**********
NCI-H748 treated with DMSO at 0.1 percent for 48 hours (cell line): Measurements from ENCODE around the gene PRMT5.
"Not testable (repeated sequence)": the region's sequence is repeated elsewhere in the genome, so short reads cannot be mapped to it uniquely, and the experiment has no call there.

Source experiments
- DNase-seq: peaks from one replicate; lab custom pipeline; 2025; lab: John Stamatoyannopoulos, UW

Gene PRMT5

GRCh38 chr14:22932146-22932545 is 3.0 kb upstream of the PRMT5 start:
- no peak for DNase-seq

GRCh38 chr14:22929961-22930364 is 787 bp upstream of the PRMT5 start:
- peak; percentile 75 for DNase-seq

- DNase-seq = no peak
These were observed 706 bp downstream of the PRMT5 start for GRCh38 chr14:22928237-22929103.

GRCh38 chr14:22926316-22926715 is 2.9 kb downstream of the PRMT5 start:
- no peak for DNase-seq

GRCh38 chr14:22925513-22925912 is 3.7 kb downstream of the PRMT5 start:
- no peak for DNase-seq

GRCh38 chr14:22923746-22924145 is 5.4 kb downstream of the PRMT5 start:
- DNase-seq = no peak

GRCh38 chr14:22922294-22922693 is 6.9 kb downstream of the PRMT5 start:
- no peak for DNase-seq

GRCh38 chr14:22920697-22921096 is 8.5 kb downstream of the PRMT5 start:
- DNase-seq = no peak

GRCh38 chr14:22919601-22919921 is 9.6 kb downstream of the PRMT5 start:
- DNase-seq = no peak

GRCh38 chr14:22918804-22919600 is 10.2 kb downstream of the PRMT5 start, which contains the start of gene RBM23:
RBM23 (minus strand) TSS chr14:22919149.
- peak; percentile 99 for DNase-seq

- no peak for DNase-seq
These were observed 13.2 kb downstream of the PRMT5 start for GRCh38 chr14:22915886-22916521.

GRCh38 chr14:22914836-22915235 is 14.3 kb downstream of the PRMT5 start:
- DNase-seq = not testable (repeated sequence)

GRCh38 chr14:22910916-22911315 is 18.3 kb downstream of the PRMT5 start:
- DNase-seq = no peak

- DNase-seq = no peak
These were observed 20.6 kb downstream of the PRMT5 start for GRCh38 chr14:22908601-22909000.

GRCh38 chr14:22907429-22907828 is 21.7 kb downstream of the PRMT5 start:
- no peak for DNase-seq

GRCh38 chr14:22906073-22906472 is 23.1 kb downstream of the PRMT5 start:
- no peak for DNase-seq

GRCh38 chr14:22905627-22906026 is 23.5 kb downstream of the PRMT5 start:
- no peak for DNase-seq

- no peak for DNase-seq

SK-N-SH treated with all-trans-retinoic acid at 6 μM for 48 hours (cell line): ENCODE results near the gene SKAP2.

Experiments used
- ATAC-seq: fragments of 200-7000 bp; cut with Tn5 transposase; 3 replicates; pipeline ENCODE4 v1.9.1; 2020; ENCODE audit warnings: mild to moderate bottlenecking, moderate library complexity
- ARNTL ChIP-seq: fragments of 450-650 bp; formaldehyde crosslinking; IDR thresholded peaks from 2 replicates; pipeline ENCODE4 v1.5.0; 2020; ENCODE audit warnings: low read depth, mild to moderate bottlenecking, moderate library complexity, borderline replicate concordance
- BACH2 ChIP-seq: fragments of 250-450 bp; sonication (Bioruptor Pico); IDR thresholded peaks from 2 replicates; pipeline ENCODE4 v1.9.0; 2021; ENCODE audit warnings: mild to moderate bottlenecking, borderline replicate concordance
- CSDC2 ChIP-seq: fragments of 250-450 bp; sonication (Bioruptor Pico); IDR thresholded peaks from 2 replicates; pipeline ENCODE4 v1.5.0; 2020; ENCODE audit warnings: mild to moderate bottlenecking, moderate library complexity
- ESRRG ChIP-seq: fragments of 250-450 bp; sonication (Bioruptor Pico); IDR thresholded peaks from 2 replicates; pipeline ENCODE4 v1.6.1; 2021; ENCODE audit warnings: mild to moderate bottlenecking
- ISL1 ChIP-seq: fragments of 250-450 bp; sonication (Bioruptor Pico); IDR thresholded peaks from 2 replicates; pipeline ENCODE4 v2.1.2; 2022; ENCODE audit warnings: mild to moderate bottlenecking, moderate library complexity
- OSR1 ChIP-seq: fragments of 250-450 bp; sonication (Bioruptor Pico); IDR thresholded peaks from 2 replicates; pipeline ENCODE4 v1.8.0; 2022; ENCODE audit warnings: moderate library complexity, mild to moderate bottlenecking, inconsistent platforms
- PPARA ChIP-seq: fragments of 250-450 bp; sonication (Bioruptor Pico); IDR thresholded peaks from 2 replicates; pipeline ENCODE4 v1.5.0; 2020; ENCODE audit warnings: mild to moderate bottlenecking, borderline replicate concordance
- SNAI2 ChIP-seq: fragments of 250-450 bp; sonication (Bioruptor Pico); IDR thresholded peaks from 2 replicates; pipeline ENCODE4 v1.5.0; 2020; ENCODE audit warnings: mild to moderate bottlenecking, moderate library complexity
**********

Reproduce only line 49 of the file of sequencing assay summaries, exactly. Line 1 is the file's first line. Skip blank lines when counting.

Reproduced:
- ISL1 ChIP-seq: fragments of 250-450 bp; sonication (Bioruptor Pico); IDR thresholded peaks from 2 replicates; pipeline ENCODE4 v2.1.2; 2022; ENCODE audit warnings: mild to moderate bottlenecking, moderate library complexity